Indonesia: Terrorists and Freedom Fighters

Indonesia is the world’s most populous Muslim country and the backing of its new President was an important early victory for America’s coalition. But that support rapidly came under severe strain from radical Islamic groups which themselves are accused of taking part in state terror.

The World Today
Published 1 November 2001 Updated 26 October 2020 4 minute READ

Damien Kingsbury

Senior Lecturer, International Development, Deakin University, Australia

Lesley Mcculloch

Research Associate, Centre for Defence Studies, King’s College, London

In the immediate aftermath of the September 11 attacks, a three-tiered Indonesian reaction could be clearly identified. First the official government response by President Megawati Sukarnoputri pledging full support for America; second a more cautious line from moderate Muslim groups who urged restraint, and third the declarations by those for whom the ‘war’ against the US was justified. Since the beginning of US-led bombings against Kabul and other ‘strategic’ targets, the official response has become more muted.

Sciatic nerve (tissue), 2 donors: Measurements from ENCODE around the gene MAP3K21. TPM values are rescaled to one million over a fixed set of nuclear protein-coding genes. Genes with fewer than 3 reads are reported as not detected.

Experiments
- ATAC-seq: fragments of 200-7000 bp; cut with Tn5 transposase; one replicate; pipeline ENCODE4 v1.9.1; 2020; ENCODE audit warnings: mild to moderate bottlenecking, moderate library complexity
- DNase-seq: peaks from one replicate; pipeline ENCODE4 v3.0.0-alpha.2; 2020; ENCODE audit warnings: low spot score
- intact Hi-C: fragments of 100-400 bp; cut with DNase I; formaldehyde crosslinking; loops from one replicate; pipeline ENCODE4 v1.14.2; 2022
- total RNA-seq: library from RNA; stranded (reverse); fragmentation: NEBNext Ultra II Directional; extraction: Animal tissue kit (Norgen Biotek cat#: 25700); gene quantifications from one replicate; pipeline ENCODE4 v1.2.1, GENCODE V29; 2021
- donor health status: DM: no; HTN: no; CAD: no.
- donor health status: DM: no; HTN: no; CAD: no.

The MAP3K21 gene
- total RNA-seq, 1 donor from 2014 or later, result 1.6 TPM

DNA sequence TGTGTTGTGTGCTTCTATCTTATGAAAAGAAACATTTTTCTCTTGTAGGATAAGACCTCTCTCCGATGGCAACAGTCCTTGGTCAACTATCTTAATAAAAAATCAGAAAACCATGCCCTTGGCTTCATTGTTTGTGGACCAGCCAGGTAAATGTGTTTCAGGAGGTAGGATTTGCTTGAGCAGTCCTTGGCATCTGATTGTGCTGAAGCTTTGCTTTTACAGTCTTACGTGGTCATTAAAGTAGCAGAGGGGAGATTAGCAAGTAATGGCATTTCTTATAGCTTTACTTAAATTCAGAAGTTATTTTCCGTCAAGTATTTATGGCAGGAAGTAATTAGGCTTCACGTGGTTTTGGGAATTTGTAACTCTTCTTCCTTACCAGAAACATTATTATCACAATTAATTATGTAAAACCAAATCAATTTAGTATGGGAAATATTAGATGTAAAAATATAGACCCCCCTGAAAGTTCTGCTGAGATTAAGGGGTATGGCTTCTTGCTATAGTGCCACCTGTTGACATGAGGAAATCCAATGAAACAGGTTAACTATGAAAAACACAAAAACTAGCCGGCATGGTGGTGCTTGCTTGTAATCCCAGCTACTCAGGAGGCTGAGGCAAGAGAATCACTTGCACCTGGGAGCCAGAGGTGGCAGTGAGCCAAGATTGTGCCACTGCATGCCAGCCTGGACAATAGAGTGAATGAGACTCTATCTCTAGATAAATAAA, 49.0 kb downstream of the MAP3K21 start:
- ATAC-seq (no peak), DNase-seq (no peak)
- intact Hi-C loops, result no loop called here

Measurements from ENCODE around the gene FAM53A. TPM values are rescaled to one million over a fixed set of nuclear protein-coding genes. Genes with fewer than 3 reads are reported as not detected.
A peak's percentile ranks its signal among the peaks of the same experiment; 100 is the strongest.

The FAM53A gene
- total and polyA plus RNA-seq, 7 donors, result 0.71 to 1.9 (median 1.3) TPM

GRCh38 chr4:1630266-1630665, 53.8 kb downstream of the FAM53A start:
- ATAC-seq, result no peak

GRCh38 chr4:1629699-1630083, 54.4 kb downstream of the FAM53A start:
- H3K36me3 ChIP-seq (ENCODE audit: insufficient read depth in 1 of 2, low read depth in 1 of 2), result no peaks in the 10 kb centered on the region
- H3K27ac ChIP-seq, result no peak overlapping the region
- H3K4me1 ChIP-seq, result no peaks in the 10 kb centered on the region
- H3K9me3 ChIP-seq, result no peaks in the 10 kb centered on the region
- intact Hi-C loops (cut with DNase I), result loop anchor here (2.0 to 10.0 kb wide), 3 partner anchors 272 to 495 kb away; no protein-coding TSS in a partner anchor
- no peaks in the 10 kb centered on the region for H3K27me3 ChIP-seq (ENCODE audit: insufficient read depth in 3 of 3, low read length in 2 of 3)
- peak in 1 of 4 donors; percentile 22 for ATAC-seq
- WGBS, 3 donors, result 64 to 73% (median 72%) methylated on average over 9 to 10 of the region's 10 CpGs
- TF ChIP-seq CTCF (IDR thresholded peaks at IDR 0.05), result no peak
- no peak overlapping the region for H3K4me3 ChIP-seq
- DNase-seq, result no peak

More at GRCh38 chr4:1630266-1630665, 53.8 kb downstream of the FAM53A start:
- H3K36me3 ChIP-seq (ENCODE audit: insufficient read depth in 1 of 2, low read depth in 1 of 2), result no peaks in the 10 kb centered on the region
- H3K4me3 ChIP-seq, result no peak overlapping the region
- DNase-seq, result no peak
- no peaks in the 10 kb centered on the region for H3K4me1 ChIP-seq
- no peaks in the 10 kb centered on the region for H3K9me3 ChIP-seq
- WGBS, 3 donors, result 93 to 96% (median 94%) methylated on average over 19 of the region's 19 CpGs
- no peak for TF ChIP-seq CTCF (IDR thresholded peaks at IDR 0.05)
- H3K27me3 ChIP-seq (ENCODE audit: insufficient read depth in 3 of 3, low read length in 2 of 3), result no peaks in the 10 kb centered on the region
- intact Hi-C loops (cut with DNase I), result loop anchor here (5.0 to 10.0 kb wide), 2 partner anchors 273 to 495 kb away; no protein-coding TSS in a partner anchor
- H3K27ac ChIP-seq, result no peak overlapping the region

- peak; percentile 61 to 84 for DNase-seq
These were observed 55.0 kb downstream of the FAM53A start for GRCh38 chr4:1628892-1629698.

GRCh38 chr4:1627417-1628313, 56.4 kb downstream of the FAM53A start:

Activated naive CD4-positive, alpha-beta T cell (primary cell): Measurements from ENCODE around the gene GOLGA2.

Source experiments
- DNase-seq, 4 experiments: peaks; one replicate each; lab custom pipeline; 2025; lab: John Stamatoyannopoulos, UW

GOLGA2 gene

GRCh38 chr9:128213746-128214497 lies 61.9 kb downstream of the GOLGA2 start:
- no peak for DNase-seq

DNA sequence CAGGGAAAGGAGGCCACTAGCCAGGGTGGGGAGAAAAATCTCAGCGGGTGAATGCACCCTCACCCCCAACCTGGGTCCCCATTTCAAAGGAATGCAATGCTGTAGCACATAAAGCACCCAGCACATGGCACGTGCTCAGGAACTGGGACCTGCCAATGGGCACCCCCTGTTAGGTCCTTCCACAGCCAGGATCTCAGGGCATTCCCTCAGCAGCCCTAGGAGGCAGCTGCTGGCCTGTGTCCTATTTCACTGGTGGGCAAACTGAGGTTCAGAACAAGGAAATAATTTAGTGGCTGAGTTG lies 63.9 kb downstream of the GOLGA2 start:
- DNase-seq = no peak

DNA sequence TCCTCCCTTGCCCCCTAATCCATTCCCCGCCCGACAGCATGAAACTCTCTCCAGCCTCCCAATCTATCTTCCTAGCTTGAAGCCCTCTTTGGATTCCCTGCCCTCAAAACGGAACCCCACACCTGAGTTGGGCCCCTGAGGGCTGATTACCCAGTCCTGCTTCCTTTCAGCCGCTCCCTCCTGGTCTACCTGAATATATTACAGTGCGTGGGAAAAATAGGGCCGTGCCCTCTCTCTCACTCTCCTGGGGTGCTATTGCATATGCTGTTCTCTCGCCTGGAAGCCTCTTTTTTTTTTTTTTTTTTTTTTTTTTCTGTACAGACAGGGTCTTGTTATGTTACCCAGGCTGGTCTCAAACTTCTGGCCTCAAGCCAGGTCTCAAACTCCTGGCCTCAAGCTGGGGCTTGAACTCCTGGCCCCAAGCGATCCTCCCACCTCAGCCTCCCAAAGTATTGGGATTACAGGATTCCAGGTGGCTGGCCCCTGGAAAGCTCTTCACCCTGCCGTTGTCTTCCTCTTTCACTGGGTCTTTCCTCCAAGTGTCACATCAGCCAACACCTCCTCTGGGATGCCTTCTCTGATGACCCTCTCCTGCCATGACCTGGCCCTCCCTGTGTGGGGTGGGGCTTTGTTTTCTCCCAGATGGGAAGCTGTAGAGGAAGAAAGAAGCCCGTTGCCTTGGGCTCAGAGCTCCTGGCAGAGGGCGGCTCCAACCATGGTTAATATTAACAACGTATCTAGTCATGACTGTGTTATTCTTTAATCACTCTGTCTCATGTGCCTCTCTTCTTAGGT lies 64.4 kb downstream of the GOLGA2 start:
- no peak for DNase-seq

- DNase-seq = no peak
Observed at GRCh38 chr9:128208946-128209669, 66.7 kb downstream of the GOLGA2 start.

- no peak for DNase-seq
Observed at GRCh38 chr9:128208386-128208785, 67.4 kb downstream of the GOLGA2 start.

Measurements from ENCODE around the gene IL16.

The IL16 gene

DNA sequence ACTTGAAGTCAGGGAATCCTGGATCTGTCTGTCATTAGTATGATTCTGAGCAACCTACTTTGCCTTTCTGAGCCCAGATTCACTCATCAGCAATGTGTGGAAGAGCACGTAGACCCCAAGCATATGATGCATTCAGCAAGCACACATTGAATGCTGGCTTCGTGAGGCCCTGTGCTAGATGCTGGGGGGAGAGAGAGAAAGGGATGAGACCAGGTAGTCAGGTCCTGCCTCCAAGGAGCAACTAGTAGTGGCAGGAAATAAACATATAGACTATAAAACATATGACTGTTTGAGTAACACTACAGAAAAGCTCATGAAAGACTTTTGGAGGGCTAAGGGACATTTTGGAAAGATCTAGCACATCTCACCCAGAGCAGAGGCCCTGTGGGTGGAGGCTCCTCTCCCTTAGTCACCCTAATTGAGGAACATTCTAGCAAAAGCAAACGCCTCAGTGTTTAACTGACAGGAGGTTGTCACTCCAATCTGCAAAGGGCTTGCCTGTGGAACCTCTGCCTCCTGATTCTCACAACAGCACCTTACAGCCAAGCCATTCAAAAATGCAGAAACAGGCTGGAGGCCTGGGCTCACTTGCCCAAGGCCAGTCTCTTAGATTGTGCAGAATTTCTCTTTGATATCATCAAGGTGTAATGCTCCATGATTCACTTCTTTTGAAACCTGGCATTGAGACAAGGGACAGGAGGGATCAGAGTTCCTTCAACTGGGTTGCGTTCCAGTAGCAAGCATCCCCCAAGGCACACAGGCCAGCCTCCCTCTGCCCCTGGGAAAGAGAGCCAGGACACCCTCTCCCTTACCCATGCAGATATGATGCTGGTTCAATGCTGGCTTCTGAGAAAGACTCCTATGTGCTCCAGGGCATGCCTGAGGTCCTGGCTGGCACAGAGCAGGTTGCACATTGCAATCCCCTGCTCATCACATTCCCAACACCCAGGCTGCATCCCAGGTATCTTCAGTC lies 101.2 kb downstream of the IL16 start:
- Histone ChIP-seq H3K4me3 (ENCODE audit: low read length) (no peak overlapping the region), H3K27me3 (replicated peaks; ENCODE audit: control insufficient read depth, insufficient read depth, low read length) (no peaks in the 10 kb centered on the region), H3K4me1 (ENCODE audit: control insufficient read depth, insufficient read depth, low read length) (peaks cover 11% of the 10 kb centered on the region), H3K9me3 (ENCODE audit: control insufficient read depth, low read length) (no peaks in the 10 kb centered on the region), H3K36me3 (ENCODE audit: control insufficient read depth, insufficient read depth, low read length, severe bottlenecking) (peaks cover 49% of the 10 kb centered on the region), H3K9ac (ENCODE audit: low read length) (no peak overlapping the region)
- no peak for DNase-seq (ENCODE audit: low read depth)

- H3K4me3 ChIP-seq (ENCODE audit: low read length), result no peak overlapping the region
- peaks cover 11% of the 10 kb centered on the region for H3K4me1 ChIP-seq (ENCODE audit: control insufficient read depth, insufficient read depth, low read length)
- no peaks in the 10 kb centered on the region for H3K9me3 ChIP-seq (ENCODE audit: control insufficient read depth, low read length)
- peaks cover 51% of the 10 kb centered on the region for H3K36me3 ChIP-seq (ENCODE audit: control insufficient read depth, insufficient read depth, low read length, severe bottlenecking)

A key committee of the House of Representatives has issued a statement condemning the US attacks and urging the government to do likewise. In addition, the influential religious body, the Indonesian Council of Ulemas (MUI) has made similar demands.

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